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Article
Publication date: 1 June 2001

Laura B. Cardinal, Todd M. Alessandri and Scott F. Turner

Industry descriptions often depict science‐driven industries as a single industry class, dominated by explicit knowledge in the form of patents, blueprints, diagrams, etc…

Abstract

Industry descriptions often depict science‐driven industries as a single industry class, dominated by explicit knowledge in the form of patents, blueprints, diagrams, etc. This one‐dimensional view limits our ability to effectively manage the activities and routines across various stages of a science life cycle. The life cycle concept refers to the extent of development of the underlying scientific knowledge base. The knowledge in developed science fields (e.g. chemicals) is well codified, whereas in developing fields (e.g. biotechnology), it is less so. This variance creates interesting implications for innovation – product development routines will differ across developed and developing sciences. The purpose of this paper is to compare and contrast the knowledge‐ and resource‐based requirements of developed and developing science industries and the link to competitive advantage.

Details

Journal of Knowledge Management, vol. 5 no. 2
Type: Research Article
ISSN: 1367-3270

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Article
Publication date: 2 October 2009

Maarten van Gils, Geert Vissers and Jan de Wit

This paper aims to explore the relationship between the types of R&D‐activities within science‐based firms and the knowledge transfer channels used for industry‐science…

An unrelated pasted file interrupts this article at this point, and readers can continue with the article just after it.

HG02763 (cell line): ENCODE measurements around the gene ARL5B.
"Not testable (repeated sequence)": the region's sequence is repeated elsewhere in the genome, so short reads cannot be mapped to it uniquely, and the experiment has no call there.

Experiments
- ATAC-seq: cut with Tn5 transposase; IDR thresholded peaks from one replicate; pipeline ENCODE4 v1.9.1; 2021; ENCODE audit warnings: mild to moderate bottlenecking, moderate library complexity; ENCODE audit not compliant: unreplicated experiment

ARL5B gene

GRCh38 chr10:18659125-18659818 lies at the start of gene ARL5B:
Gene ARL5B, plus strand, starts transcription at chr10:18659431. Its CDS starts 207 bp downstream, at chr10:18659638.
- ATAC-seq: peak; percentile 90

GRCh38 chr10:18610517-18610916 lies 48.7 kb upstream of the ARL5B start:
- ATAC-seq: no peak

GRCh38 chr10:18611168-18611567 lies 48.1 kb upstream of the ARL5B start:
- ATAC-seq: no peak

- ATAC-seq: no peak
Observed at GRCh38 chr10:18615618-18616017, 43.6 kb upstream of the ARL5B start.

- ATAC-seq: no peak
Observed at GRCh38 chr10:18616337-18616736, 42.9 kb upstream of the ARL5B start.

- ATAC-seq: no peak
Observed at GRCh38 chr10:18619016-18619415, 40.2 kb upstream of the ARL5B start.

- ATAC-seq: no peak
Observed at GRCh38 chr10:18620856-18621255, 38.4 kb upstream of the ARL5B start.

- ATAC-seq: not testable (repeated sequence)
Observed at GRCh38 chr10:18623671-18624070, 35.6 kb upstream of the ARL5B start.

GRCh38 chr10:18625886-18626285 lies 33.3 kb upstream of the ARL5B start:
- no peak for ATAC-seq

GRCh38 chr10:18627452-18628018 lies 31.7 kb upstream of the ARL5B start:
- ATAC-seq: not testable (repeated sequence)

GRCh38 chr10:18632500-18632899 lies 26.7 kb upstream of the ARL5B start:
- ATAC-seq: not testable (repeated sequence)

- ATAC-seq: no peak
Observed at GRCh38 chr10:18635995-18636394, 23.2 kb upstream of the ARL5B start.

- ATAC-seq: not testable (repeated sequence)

Abstract

Purpose

This paper aims to explore the relationship between the types of R&D‐activities within science‐based firms and the knowledge transfer channels used for industry‐science collaboration. Rooted in a contingency approach, it seeks to identify patterns in the organization of knowledge transfer and to disclose ways that may support R&D‐managers in achieving effective knowledge transfer.

Design/methodology/approach

The paper is an exploratory study in order to obtain a deep understanding of the relationship. At first, both the types of R&D‐activity and the knowledge transfer channels were conceptualized based on an extensive literature review. Second, data were collected by means of semi‐structured interviews with 17 (assistant) R&D‐managers of ten large European chemical firms.

Findings

The analysis suggests that almost each of the knowledge transfer channels used for industry‐science collaboration has a more or less unique link to a specific type of R&D‐activity. An empirically based model is developed that visualizes the linkages. In addition, explanations for observed links are proposed.

Research limitations/implications

The empirical analysis reported focuses on multinational firms in the science‐based European chemical industry, because they invest heavily in R&D and are hence more interested in collaboration with scientific partners. Further research is needed to determine the model's applicability in other empirical settings, both within and outside science‐based industries.

Practical implications

The paper provides R&D‐managers with a model that may support them in deciding how to organize their collaboration with scientific partners based on the type of their internal R&D‐activity to achieve effective knowledge transfer.

Originality/value

The paper is one of the first studies that empirically assesses the relationship between the types of R&D‐activities in firms and the knowledge transfer channels that are used for industry‐science collaboration.

Details

European Journal of Innovation Management, vol. 12 no. 4
Type: Research Article
ISSN: 1460-1060

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Article
Publication date: 1 May 2001

Abstract

Details

Education + Training, vol. 43 no. 3
Type: Research Article
ISSN: 0040-0912

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Article
Publication date: 4 February 2014